The start of a new month is a great time to look at short-term goals. You have your long-term season goals already and you’re working toward them, but as you rip May off the calendar hanging on your wall, think more specifically about what it is that you want out of the month of June.
Leadville 100 athletes, for instance, will likely see June as a great opportunity to start piling on the miles, particularly with long weekend rides and long back-to-back weekend training blocks (3-4 hours each on Saturday and Sunday, maybe more if you’re conditioning is already there).
Criterium riders could be focusing on speed work to hone the power and acceleration necessary for ultra-fast finishes. But if you’ve just come out of a big month of criterium racing (like riders in the Southeast US), then June would be a very good time to back down the intensity and focus on longer efforts at lactate threshold. Your aerobic fitness can actually erode out from under you during periods when you’re racing criteriums 2-3 times a week for a month. Some aerobic/lactate threshold focus in the next month will help you get incrementally stronger for your next block of criteriums.
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- SRM Payment Plan: No-interest, no-fee 12-month financing on a new SRM power meter when you sign up or renew for a 12-month CTS Coaching Package!
- Tour of Utah Race Experience: August 7-12. Our proven Race Experience program, at the Tour of Utah!
- La Ruta Race Experience: Come race across Costa Rica with CTS! Three packages to choose from.
- PR Bar: Check out the Official Performance Nutrition Bar of CTS!
On the other end of the spectrum, the beginning of June is also a good time to look for signs that your workload is too high. The season is still young, but many of you have been hitting it hard since January or February and you need to listen to what your body is telling you, even if it’s different than what the beautiful weather says to you.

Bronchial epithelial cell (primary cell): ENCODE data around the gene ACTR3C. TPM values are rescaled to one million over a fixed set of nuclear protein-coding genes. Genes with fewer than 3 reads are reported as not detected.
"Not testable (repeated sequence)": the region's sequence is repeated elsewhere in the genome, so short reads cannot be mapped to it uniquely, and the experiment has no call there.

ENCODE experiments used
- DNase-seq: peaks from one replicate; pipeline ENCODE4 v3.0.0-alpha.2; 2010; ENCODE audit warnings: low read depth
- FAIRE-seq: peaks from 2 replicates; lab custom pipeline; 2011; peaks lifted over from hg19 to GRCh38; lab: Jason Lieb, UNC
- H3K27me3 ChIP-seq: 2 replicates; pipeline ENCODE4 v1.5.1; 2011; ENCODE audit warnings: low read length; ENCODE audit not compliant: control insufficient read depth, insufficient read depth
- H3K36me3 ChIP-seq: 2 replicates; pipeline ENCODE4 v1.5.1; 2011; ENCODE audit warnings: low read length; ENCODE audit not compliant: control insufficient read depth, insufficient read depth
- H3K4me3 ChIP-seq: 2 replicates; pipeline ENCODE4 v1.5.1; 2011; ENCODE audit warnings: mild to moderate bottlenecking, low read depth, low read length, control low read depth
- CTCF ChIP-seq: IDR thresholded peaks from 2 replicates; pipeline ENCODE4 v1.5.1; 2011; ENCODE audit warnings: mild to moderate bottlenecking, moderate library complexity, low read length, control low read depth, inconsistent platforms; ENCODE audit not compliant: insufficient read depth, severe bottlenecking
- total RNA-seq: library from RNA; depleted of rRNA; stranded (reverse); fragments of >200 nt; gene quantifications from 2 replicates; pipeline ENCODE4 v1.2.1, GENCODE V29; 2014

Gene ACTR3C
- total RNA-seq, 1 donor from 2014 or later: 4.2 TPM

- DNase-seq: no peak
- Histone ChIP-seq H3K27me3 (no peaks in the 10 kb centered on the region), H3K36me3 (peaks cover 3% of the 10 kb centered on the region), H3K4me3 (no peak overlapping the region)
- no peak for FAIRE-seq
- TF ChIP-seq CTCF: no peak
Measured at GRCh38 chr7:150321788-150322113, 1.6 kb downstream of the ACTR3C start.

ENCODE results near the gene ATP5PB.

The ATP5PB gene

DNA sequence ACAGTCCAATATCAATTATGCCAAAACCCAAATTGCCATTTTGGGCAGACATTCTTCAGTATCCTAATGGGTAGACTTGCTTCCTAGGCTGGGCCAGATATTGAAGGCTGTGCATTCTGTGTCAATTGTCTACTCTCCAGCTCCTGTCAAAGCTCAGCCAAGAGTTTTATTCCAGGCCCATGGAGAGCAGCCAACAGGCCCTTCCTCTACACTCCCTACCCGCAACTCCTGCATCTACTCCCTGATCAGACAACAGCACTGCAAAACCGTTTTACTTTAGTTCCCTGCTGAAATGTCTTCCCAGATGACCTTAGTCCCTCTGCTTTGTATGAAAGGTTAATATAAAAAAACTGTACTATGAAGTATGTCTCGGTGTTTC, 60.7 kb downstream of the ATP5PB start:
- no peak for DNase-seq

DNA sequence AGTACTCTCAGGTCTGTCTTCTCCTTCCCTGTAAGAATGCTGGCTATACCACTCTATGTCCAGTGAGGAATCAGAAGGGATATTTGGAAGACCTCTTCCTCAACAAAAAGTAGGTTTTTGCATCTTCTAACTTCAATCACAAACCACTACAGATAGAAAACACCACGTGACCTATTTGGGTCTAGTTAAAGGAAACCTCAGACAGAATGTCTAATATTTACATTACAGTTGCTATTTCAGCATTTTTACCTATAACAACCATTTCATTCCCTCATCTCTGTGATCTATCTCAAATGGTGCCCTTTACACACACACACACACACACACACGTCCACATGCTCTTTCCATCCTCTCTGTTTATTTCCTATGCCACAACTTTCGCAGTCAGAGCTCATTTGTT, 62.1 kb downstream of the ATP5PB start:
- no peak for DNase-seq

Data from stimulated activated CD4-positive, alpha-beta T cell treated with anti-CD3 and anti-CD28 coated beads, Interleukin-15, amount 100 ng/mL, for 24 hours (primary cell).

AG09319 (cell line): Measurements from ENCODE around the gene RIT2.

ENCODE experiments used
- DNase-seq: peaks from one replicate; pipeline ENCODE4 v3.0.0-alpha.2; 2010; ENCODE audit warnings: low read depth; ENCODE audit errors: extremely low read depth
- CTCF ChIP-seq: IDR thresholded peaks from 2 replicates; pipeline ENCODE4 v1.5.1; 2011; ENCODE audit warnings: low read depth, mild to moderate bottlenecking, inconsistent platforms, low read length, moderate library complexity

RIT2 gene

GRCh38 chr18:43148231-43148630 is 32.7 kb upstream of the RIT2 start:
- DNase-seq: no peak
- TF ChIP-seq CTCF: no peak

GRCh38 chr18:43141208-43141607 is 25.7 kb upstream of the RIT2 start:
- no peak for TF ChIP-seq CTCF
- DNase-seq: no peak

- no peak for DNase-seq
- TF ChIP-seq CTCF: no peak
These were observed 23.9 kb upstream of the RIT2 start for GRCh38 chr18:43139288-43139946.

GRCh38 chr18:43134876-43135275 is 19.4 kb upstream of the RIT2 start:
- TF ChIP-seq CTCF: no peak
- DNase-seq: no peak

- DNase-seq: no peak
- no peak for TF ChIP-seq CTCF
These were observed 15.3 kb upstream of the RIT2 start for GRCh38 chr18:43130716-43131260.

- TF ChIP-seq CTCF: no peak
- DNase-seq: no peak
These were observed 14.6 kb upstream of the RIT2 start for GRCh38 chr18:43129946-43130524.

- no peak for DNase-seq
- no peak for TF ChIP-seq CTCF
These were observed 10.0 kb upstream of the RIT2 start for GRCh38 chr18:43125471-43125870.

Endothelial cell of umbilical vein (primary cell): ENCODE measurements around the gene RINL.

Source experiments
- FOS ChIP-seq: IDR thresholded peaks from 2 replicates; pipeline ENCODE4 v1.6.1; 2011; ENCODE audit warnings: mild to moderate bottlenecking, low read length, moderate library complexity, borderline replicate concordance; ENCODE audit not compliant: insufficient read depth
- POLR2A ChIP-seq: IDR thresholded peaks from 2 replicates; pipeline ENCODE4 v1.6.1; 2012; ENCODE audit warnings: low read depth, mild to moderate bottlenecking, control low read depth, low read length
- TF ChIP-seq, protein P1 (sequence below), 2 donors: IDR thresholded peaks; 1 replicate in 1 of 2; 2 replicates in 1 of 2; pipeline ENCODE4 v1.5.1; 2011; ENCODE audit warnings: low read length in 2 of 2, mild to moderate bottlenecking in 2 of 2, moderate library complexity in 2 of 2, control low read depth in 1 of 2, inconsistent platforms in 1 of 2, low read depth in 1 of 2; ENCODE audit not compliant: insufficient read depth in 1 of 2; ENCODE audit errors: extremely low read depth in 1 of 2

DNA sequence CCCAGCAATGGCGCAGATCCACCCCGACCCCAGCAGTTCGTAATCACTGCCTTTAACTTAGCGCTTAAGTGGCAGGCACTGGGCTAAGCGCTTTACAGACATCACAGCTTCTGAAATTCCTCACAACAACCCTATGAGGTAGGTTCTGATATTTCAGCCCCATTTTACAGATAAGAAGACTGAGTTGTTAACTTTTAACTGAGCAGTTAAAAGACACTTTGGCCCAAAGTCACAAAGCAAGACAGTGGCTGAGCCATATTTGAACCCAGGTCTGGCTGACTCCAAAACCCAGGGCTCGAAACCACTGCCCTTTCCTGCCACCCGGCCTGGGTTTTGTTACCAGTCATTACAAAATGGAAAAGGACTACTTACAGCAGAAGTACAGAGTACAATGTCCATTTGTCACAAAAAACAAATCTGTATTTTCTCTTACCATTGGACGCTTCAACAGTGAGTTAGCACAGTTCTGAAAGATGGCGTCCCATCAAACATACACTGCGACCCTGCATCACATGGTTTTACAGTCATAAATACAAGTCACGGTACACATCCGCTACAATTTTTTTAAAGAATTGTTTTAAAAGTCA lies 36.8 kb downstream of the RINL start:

The trouble starts quietly, and your goal should be to keep problems from ever becoming extremely loud and incredible disruptive. Maybe you have small cuts from mountain biking that aren’t healing as quickly as usual. Maybe you’re getting small skin infections even though you haven’t had acne since you were a teenager. Or perhaps you’re having minor joint or tendon pain that’s easy enough to work through, but unusual all the same. These can be physical signs that your body needs more recovery. Over time, athletes even develop their own personal “tells”, individual responses that only crop up when they are fatigued or struggling to recover adequately to their training workload.
June is one of the months when these problems come up for athletes in the Northern Hemisphere, and this year’s mild winter in the US seems to be making it more of a problem than usual. Athletes in the US were able to start hard outdoor training earlier this year than in some previous years, and many have already accumulated the annual mileage/kilojoule workloads we’d typically see at the end of July.
Here’s my advice, especially for US Athletes: take a look at your training logs for 2012 and compare with January-May of 2011. If you’re already far ahead of the workload you achieved in 2011 already, look at what happened to your performance when you reached this workload level in 2011. Did your performance continue to improve, or did you take a significant recovery period first, and then see improvement? You may be able to handle more workload this year compared to last (that’s the point of training, after all), but don’t underestimate how significantly the mild winter may have shifted the build/recover cycles of your spring and summer.
It may seem too early in the year to need a break, but if that’s what you’re body is telling you it needs, it pays to listen.
Have a great weekend!
Carmichael Training Systems